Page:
• In the studies researchers used, people who listened to music received more attention from researchers than did people who got standard or no treatment for their sleep problems. This means that sleep improvements in the music therapy group could be due to that extra attention.
  • Since the different studies used different kinds of music, researchers could not single out which type of calming music improved sleep the most.
  • All of the people in the study had similar kinds of sleep problems. This means listening to music may not help people with other kinds of sleep problems.

What this Study Means for You

If you’re having trouble sleeping, listening to music can be a safe, effective, and easy way to help you fall and stay asleep. It may also reduce your need for medication to help you sleep.

This summary is from “Effect of music therapy on improving sleep quality in older adults: A systematic review and meta-analysis.” It appears online ahead of print in the Journal of the American Geriatrics Society. The study authors are Chia-Te Chen, NP, MS; Yen-Chin Chen, RN, PhD; Heng-Hsin Tung RN, FNP, PhD; Ching-Ju, Fang, MLIS; Jiun-Ling Wang, MD; Nai-Ying Ko RN, PhD; and Ying-Ju Chang, RN, PhD.







How Severe is Insomnia in People 80-Years-Old and Older?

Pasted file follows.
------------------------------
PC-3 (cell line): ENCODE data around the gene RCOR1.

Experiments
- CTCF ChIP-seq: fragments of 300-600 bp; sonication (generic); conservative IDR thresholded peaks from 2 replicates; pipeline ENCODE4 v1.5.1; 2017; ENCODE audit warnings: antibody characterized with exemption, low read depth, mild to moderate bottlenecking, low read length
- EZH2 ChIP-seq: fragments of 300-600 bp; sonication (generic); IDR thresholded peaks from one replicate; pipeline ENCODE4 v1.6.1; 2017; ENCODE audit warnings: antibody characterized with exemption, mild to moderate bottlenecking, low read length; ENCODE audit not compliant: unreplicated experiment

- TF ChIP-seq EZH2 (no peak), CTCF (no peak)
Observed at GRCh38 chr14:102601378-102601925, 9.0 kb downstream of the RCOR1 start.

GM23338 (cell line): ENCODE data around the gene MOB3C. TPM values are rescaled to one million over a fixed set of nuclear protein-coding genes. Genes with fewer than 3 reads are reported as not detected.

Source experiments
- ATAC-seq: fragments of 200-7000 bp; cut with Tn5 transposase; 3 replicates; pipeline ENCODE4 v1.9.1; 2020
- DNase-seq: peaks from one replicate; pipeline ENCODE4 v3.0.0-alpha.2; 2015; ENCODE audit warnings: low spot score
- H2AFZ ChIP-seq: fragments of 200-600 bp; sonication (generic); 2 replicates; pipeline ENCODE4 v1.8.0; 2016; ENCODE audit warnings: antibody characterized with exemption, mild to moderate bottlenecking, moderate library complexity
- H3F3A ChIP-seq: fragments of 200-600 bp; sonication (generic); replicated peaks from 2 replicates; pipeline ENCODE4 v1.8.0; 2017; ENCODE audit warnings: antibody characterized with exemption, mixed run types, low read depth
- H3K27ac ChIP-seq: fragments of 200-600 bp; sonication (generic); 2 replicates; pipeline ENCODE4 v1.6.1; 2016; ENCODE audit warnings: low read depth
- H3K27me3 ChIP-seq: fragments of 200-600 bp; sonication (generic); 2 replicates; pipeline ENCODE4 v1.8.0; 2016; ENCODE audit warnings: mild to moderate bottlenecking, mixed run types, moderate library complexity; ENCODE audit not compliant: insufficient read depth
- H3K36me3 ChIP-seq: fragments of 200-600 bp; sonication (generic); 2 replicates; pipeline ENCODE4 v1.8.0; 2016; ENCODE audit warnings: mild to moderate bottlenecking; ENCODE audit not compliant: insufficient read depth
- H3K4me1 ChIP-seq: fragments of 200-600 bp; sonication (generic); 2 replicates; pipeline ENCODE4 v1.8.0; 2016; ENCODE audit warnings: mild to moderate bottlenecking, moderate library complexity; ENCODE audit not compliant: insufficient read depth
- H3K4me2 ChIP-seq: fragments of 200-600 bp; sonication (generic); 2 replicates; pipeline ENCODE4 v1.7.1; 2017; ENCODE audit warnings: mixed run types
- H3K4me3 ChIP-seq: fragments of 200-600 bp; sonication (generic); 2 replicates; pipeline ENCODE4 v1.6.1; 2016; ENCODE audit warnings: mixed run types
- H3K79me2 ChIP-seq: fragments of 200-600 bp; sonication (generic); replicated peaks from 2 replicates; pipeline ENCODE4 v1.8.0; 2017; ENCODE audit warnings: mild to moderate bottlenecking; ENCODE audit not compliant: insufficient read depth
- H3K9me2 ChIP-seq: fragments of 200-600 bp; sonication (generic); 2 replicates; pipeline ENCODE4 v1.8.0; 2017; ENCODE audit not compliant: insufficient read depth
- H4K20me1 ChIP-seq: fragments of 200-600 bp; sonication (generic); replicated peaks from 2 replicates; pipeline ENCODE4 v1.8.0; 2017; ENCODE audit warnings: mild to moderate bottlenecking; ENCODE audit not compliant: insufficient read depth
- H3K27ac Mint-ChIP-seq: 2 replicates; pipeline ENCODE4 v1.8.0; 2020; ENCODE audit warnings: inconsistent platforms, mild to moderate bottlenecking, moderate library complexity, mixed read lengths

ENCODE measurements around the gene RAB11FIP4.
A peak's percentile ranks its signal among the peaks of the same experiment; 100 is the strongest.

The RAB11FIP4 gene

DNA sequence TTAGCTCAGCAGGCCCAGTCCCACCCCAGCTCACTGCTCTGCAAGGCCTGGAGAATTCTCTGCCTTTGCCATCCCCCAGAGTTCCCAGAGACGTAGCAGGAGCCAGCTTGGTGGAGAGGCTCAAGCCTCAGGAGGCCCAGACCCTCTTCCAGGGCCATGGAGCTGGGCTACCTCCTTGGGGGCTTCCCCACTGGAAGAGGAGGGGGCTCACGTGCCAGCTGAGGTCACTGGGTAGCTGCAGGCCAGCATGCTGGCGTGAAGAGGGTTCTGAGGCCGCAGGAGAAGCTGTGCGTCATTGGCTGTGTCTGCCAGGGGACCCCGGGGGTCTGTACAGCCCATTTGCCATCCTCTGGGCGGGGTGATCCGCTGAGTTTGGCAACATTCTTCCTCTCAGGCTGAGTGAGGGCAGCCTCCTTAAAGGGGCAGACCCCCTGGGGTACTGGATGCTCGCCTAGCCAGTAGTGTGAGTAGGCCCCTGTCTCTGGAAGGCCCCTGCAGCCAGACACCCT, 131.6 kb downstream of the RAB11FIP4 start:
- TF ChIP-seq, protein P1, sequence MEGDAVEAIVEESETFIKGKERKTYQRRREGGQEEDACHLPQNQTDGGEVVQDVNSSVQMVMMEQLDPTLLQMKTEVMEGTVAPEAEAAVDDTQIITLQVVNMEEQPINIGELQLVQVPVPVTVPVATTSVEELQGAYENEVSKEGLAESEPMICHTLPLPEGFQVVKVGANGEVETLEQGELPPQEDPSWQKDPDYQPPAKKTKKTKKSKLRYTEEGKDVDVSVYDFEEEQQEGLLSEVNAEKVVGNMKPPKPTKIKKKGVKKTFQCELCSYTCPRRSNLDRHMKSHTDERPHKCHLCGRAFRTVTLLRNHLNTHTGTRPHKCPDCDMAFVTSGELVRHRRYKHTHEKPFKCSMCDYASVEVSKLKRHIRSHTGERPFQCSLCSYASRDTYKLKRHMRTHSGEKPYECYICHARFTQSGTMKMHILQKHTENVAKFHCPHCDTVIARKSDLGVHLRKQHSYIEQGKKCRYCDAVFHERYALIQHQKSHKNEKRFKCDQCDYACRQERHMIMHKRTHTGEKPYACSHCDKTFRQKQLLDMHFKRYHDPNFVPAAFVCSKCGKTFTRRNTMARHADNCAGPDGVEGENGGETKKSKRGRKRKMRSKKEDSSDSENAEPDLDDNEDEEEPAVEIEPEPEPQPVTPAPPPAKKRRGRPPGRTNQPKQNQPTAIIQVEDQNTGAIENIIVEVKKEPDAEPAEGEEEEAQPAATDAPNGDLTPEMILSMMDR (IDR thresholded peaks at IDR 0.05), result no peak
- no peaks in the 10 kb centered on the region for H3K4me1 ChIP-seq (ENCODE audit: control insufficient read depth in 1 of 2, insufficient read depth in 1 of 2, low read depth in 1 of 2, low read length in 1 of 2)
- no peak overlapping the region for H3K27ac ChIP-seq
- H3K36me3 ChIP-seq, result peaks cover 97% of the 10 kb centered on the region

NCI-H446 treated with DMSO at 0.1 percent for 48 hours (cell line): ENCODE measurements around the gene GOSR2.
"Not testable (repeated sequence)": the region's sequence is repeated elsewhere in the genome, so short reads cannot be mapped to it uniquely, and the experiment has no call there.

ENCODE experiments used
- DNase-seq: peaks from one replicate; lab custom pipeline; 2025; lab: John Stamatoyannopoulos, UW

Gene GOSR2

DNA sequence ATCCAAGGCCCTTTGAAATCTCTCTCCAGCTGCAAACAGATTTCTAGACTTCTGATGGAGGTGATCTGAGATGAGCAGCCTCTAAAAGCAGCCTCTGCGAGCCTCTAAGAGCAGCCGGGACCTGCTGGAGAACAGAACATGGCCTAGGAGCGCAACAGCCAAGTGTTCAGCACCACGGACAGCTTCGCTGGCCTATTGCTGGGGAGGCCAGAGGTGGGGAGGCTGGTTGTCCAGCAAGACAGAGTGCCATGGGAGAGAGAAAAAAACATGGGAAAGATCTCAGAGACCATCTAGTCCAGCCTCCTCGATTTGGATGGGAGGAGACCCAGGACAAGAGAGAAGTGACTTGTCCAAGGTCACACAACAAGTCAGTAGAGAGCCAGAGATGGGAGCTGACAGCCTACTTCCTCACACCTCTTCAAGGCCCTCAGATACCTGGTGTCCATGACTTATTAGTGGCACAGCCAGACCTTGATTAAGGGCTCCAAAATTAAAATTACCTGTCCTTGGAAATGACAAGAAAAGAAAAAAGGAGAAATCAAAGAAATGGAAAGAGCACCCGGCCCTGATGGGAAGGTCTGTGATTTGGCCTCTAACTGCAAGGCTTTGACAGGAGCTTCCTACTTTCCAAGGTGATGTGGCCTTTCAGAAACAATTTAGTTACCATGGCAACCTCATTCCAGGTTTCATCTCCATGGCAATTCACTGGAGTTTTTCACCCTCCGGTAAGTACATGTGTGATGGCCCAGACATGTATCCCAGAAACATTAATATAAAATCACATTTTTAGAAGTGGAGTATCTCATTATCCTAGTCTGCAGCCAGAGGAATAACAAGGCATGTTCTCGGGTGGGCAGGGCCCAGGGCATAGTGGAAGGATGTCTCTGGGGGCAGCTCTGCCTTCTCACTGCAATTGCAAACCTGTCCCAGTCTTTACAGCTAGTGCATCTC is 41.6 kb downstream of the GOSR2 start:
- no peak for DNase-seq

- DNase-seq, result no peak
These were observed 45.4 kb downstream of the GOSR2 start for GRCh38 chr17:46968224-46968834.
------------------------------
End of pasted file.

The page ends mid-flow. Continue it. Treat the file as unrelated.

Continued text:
Journal of the American Geriatrics Society Research Summary

Insomnia means having difficulty falling or staying asleep at night. It tends to worsen as we age, and insomnia is a common problem among older adults. As many as 50 percent of people report having trouble sleeping. However, when researchers study insomnia, they may not include older adults in their studies. This means we don’t fully understand insomnia among older people.

A team of researchers from the Yale School of Medicine and the Yale School of Nursing decided to fill the knowledge gap by studying insomnia and its severity in older adults. The researchers’ theory was that insomnia would be more common and severe as people aged and would be linked to other health problems. Their study was published in the Journal of the American Geriatrics Society.